Dr. Anne Zink

Dr. Anne Zink

COVID-19 infections are spiking again in Alaska and most are likely due to the fast-spreading Omincon variant, state heath officials said in a briefing Thursday, Jan. 6.

Infections are rising sharply across the nation and 95.4 percent are the new variant, state medical director Dr. Anne Zink said.

It’s almost certain that the national trend will bear out in Alaska when testing is done, Zink said.

The good news is that Omicon’s symptoms don’t seem to be as harsh as earlier variants like Delta. That means there are fewer hospitalizations, but hospitals are still stressed by staff shortages due to medical workers themselves coming down with Omicron, Zink said.

Meanwhile, vaccinations are still offering protection. Unvaccinated people are ten times more likely to require hospitalization after being infected than those who are vaccinated, she said.

The number of Alaskans now fully vaccinated is now 60.7 percent of the population with 67.9 percent having received at least one of two recommended doses. Even one dose of vaccine offers some protection, medical professionals say.

Over 22 percent of Alaskans have also received booster shots after having had two doses administered, according to statistics from the state Department of Health and Social Services displayed at the briefing Thursday.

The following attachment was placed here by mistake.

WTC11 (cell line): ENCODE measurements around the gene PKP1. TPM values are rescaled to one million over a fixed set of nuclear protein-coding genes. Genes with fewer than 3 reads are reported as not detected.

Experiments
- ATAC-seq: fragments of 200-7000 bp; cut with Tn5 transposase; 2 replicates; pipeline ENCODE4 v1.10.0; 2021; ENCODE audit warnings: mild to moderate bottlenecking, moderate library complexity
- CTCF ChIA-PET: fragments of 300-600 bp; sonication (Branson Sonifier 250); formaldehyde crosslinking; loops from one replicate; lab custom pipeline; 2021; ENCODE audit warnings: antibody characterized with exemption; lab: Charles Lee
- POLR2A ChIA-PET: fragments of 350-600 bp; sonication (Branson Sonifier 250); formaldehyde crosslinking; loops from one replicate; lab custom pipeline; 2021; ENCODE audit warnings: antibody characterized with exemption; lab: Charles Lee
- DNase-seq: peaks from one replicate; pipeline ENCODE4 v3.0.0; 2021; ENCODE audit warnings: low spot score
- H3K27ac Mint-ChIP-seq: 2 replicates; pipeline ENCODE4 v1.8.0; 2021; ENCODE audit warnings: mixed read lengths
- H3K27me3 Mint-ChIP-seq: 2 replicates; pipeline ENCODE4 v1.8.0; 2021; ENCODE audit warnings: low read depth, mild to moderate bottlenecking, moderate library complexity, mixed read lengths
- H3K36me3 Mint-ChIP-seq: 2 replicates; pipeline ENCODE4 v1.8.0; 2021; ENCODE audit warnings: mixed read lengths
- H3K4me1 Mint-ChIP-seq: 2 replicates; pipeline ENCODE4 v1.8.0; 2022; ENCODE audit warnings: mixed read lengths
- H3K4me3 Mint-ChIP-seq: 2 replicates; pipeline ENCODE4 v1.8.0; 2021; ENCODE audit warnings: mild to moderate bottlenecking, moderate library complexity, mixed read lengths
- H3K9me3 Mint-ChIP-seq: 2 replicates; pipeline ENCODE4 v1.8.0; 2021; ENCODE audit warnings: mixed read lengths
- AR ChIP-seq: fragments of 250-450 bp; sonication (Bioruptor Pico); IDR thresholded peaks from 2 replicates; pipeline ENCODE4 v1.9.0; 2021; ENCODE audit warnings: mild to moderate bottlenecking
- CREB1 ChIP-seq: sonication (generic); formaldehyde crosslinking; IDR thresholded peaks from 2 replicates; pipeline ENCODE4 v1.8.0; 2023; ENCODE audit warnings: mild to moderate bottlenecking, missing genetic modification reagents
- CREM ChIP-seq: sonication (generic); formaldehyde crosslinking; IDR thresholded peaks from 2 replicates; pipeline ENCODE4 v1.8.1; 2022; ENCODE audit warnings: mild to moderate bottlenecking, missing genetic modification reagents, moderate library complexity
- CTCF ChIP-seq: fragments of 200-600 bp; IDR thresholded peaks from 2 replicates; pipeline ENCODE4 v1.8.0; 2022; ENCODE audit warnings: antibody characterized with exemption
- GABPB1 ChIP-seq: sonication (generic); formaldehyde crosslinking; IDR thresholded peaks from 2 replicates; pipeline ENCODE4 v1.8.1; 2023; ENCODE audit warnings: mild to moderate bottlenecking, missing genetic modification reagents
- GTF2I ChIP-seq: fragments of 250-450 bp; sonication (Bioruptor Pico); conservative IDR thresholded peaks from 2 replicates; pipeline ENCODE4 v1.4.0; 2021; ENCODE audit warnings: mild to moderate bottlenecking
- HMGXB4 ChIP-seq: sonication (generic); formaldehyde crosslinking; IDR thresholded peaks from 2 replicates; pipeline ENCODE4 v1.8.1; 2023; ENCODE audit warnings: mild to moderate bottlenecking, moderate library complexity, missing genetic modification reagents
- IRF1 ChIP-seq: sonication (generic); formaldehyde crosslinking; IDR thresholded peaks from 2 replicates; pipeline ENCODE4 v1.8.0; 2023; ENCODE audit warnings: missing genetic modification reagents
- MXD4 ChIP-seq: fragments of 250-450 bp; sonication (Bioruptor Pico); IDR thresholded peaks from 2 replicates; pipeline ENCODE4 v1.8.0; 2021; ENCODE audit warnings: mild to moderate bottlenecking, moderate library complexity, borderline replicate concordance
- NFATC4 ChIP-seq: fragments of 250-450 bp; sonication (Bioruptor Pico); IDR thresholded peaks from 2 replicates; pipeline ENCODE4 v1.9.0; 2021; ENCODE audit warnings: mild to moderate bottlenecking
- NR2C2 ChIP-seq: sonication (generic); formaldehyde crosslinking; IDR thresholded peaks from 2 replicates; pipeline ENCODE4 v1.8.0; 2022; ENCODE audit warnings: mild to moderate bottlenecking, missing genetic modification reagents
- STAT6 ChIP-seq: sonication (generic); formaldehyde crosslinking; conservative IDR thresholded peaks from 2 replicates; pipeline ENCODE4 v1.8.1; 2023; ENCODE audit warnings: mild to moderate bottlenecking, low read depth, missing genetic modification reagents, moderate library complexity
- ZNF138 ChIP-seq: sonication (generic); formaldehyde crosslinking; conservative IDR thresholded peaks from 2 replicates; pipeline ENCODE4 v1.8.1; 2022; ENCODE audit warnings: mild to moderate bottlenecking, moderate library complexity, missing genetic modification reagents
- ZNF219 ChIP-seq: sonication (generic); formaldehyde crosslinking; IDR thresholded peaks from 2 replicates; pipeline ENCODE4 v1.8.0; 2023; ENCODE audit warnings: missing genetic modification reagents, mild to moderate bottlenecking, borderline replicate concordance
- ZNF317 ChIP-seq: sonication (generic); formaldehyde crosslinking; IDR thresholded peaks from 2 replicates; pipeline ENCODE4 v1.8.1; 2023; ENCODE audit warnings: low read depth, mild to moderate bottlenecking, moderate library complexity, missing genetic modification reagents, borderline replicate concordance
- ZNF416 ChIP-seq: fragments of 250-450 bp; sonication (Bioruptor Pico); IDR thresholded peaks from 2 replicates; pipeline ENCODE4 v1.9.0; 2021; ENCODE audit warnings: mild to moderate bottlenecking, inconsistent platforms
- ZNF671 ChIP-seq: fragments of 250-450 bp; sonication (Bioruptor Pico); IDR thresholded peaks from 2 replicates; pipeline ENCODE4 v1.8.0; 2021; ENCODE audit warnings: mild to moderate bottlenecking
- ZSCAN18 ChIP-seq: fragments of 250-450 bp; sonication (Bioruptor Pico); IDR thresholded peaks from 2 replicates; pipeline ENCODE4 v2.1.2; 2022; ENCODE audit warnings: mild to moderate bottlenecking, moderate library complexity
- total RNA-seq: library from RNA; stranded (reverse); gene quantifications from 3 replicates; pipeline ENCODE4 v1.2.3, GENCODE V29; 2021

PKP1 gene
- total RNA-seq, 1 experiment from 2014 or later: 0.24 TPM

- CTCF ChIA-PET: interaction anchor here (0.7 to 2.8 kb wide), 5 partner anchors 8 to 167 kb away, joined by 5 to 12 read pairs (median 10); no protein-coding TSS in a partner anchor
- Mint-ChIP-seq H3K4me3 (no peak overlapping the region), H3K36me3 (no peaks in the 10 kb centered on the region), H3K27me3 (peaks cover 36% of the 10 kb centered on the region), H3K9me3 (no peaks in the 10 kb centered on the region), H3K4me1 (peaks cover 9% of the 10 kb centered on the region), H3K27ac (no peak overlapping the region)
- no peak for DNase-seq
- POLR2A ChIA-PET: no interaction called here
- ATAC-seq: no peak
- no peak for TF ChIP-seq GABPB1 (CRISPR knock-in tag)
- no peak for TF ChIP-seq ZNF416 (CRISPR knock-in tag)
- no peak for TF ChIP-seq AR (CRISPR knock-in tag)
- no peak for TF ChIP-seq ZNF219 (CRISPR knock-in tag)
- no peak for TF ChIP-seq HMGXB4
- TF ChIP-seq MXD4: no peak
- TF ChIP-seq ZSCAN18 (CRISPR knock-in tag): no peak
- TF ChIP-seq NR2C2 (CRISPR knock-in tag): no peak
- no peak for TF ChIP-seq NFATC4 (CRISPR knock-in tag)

In other developments, Dr. Zink said the recommended time for a booster for the Pfizer vaccine has been shortened to five months after a second shot rather than six months and to 28 days for those with health conditions that weaken immune systems.

Both the Pfizer and Moderna vaccines boost effectiveness in blocking infections to 75 percent and 95 percent after two shots and a booster.

Dr. Zink also warned that treatments for people who have become infected are in very short supply due to high demand. Supplies of antiviral drugs and monoclonal antibodies are particularly tight. Monoclonal antibodies are made in a laboratory to fight a particular infection, in this case, SARS-CoV-2m and are given directly in an infusion.

In one other development, free testing for COVID-19 at Alaska airports will be ended Jan. 31 but that the Department of Health and Social Services is working with local communities to make information available on other test locations.

Many municipalities are also providing information on test locations, Dr. Zink said.

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